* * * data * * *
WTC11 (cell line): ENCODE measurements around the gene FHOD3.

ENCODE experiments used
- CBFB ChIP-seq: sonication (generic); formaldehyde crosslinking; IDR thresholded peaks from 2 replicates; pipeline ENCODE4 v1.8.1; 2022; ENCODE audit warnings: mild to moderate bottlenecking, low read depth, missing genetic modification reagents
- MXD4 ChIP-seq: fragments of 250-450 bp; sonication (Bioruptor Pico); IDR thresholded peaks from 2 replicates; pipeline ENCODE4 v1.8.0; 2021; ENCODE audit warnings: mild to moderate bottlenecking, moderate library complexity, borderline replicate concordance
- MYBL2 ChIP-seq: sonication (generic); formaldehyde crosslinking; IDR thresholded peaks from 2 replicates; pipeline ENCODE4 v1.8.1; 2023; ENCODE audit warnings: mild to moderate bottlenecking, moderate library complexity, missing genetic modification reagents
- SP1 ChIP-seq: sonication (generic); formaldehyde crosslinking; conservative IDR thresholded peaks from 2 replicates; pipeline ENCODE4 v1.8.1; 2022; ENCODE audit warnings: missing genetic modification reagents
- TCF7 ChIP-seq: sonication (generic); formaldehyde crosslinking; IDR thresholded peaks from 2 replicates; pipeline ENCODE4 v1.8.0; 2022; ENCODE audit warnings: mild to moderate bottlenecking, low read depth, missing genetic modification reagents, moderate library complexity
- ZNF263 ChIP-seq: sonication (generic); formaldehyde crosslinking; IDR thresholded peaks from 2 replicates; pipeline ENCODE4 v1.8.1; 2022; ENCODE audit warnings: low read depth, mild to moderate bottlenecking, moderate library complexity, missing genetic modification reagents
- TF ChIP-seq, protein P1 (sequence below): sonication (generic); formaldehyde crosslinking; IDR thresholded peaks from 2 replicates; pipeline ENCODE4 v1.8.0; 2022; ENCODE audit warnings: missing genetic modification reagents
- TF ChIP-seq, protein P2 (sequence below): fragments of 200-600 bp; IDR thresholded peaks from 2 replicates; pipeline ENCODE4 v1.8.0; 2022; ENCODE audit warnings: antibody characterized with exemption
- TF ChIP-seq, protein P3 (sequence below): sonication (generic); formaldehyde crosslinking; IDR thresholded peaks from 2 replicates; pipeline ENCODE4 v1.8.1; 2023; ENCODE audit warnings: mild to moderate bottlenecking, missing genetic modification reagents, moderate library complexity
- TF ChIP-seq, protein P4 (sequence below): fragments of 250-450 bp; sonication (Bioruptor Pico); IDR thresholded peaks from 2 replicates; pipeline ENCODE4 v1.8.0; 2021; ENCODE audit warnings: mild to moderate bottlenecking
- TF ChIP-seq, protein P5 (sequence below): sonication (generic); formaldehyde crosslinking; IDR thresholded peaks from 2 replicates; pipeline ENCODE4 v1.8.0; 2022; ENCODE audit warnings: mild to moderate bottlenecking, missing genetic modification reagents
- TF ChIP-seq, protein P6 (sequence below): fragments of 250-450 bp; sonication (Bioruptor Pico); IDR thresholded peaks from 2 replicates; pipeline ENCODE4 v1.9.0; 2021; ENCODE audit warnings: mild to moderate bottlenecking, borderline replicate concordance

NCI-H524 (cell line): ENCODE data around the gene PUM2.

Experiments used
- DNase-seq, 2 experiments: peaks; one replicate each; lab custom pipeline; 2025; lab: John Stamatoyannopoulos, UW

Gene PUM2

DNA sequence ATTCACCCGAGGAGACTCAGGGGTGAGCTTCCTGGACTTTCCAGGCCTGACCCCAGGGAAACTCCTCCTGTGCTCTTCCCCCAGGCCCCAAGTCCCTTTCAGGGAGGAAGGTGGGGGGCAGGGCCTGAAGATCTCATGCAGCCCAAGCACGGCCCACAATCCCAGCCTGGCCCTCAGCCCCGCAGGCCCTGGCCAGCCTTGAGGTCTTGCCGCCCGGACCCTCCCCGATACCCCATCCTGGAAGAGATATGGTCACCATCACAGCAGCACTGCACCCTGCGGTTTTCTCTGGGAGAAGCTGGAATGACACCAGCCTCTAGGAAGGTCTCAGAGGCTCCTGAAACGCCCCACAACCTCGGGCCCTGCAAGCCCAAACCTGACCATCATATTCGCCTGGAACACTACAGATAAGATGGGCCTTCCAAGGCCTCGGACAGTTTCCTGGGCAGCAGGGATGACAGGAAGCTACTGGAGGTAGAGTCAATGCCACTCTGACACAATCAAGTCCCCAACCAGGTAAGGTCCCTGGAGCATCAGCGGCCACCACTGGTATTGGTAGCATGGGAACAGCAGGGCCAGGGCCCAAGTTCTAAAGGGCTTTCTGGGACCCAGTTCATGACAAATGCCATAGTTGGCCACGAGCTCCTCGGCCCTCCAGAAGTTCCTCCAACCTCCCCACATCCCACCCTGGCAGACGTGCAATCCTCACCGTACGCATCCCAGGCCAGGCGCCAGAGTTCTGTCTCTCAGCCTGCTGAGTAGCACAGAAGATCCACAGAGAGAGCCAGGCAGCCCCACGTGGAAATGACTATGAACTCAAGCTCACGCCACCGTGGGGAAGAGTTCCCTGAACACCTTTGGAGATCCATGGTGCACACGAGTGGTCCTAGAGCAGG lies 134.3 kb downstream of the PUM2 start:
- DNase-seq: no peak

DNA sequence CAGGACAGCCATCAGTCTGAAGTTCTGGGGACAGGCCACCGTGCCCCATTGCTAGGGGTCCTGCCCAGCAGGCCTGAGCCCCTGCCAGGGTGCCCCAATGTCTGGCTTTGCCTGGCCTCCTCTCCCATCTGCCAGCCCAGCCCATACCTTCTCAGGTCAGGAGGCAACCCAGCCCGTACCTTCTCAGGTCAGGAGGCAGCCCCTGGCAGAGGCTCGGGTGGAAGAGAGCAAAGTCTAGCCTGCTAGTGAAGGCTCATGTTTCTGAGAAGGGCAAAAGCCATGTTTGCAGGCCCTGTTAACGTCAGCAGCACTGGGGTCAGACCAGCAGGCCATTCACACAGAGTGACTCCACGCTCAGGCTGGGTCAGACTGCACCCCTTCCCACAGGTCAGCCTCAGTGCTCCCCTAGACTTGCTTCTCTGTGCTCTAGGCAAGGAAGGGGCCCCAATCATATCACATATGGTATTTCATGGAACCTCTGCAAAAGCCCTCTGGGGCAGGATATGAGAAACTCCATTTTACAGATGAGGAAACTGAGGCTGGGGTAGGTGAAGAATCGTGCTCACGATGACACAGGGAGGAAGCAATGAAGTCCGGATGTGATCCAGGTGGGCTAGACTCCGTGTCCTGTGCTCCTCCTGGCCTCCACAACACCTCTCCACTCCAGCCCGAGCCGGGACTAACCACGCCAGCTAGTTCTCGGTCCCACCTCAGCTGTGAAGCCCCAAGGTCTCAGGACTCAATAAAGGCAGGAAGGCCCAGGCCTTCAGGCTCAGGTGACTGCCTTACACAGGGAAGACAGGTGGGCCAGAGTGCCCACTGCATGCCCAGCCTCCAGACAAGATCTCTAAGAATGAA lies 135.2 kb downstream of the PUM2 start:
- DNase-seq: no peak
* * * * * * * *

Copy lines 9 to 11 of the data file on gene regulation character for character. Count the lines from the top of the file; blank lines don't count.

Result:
- TF ChIP-seq, protein P1 (sequence below): sonication (generic); formaldehyde crosslinking; IDR thresholded peaks from 2 replicates; pipeline ENCODE4 v1.8.0; 2022; ENCODE audit warnings: missing genetic modification reagents
- TF ChIP-seq, protein P2 (sequence below): fragments of 200-600 bp; IDR thresholded peaks from 2 replicates; pipeline ENCODE4 v1.8.0; 2022; ENCODE audit warnings: antibody characterized with exemption
- TF ChIP-seq, protein P3 (sequence below): sonication (generic); formaldehyde crosslinking; IDR thresholded peaks from 2 replicates; pipeline ENCODE4 v1.8.1; 2023; ENCODE audit warnings: mild to moderate bottlenecking, missing genetic modification reagents, moderate library complexity